I can still remember the first time I heard Chance the Rapper. It was in 2013, not long after Acid Rap had dropped, and I was making the 11-hour drive from Dallas to St. Louis.
The song was “Pusha Man/Paranoia,” and it absolutely blew me away. The whole track is great, but after the long pause between “Pusha Man” and Paranoia,” when Chance spits, I’ve been riding around with my blunt on my lips/ With the sun in my eyes and my gun on my hip, I knew I had just discovered one of my new favorite artists.
Acid Rap is an all-time classic, and I still have not grown tired of hearing songs such as “Pusha Man/Paranoia,” “Cocoa Butter Kisses,” “Juice,” “Interlude (That’s Love)” and “Favorite Song.”
Here we are, three years later, and Chance is having a hell of a 2016. He stole the show with his verse on “Ultralight Beam,” the best song on Kanye’s The Life of Pablo, and on Friday, he released Coloring Book, his solo follow-up to Acid Rap.
So … is Coloring Book any good? Yes, my friends. Yes, it is.
Chance has crafted a dense, detailed record that alternates between “Ultralight Beam”-esque, positivity-soaked gospel and fun, carefree party anthems.
It’s tempting to just go and compare it to Acid Rap, but that isn’t fair to Chance’s talents or his vision. He and his producers have developed a one-of-a-kind sound that is loose, inspiring, and refreshingly enthusiastic.
Also, much like a Kanye album—and unlike, say, one from Drake or Meek Mill—Coloring Book offers a ton of variety. Listeners get the sense that anything can happen at any moment, and if you expect something to happen, it almost certainly will not.
Chance kicks things off by flexing his Rolodex a bit, opening with the Kanye-assisted “All We Got” and “No Problems,” which features recent B.F.F.s Lil Wayne and 2 Chainz. Both tracks are solid, and “No Problems” especially is a lot of fun to listen to while driving around with the windows down, but things stumble just a bit with “Summer Friends” and the random weirdness of “D.R.A.M. Sings Special.”
Fear not, though, because Chance flat-out kills it after that, knocking out of the park with four straight classics: “Blessings,” “Same Drugs,” “Mixtape,” and “Angels.”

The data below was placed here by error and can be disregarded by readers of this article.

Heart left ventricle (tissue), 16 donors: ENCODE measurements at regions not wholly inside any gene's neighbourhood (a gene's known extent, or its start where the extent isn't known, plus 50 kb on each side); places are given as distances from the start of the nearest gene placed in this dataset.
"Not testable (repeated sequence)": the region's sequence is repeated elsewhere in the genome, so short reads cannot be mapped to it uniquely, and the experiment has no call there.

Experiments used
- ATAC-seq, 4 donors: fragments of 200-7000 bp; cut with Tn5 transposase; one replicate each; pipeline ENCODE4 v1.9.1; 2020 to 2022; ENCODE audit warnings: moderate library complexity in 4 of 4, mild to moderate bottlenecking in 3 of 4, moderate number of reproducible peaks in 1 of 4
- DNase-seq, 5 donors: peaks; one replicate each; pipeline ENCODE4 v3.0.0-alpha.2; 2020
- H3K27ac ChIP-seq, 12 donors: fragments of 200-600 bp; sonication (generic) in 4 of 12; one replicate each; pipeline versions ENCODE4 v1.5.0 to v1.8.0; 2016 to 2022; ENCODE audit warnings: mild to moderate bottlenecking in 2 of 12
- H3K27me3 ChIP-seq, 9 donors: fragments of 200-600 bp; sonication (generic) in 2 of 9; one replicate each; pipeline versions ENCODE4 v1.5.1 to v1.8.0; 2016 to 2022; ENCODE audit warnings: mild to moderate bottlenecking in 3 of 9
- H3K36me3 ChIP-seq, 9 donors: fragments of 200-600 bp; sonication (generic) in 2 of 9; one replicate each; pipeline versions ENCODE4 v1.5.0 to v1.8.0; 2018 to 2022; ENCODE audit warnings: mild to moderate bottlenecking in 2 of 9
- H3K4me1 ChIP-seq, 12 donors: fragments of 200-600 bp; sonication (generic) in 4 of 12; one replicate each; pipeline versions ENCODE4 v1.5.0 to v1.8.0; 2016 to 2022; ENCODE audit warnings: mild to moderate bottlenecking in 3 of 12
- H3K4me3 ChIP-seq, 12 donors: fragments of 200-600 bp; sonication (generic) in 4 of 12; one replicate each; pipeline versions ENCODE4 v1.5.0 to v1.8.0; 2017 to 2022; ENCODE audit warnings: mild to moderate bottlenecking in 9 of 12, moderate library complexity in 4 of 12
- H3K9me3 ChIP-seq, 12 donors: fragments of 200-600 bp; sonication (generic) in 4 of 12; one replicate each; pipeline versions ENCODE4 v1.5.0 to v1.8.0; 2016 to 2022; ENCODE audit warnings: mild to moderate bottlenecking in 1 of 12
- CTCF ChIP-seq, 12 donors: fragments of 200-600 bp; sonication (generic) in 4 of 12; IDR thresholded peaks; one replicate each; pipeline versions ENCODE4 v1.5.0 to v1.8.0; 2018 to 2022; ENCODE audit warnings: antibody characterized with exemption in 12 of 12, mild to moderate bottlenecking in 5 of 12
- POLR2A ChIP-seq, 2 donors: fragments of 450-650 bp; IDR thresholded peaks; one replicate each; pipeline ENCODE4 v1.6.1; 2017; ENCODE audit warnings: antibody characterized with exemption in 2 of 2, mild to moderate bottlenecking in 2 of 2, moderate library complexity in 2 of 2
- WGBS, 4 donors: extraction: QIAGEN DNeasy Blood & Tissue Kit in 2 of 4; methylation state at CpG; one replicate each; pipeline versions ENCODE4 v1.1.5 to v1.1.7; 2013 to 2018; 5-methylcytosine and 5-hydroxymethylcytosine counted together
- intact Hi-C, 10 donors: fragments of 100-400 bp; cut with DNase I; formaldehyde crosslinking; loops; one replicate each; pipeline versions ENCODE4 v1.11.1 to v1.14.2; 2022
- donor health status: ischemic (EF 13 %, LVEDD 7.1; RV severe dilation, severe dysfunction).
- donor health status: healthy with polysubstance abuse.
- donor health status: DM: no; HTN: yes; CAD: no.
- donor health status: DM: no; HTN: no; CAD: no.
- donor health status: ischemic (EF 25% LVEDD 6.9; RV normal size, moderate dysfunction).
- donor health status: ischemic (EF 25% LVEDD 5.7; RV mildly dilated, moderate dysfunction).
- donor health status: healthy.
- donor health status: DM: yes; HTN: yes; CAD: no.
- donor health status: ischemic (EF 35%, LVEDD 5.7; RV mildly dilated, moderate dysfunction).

“Blessings” is a bit of a sequel to “Ultralight Beam,” with a little more rapping and a little less Kirk Franklin (Don’t worry, Franklin fans; he shows up later on “Finish Line/Drown”) At the end of the day, “Blessings” might be the album’s most powerful song, and Chance’s entire first verse is electric: Jesus’ black life ain’t matter, I know I talked to his daddy / Said you the man of the house now, look out for your family / He has ordered my steps, gave me a sword with a crest / And gave Donnie a trumpet in case I get shortness of breath
I have to give some love to “Mixtape” as well. Producer Stix steps in, piecing together a slow, murky beat that perfectly fits guest stars Young Thug and Lil’ Yachty. Chance even switches up his flow for the song, sounding distant and disoriented as he spits about mixtapes, listening to Kanye’s College Dropout, and his the creative freedom he has thanks to releasing independent mixtapes instead of studio albums.
Coloring Book has a lot of other highlights, but this would get way too long if I went into detail about each one. I will say, though, that anyone curious about Chance needs to listen to both the Kaytranada-produced “All Day” and “How Great,” which features more than three minutes of gospel singing before Chance and Jay Electronica show up and drop phenomenal verses. Jay’s is especially powerful: I was lost in the jungle like Simba after the death of Mufasa / No hog, no meerkat, hakuna matata by day / But I spent my night time fighting tears back / I prayed and prayed and left messages but never got no hear back, or so it seemed / A mustard seed was all I needed to sow a dream / I build the ark to gently, gently, row my boat down Noah’s stream / Sometimes the path I took to reach my petty goals was so extreme
I could go on and on here, but I won’t. The only track I straight-up can’t get into is “Juke Joint,” which features Justin Bieber (?!) and Towkio singing as Chance raps about a young relationship. And even “Juke Joint” isn’t necessarily bad. It’s just … kind of there.
And, OK, I’ll give in to the temptation. Is this new record as good as Acid Rap? It’s too early to really tell, but … probably not. Who cares, though? It’s still a lot of fun, especially once you start to acclimate to all of the different sounds and ideas Chance is playing with.
I highly recommend giving Coloring Book a listen. If you like your hip-hop to have a lot to say without taking itself too seriously, you will love what you hear.
Coloring Book is an Apple exclusive for another week or so, but you can also listen over at LiveMixtapes.com. Just click here.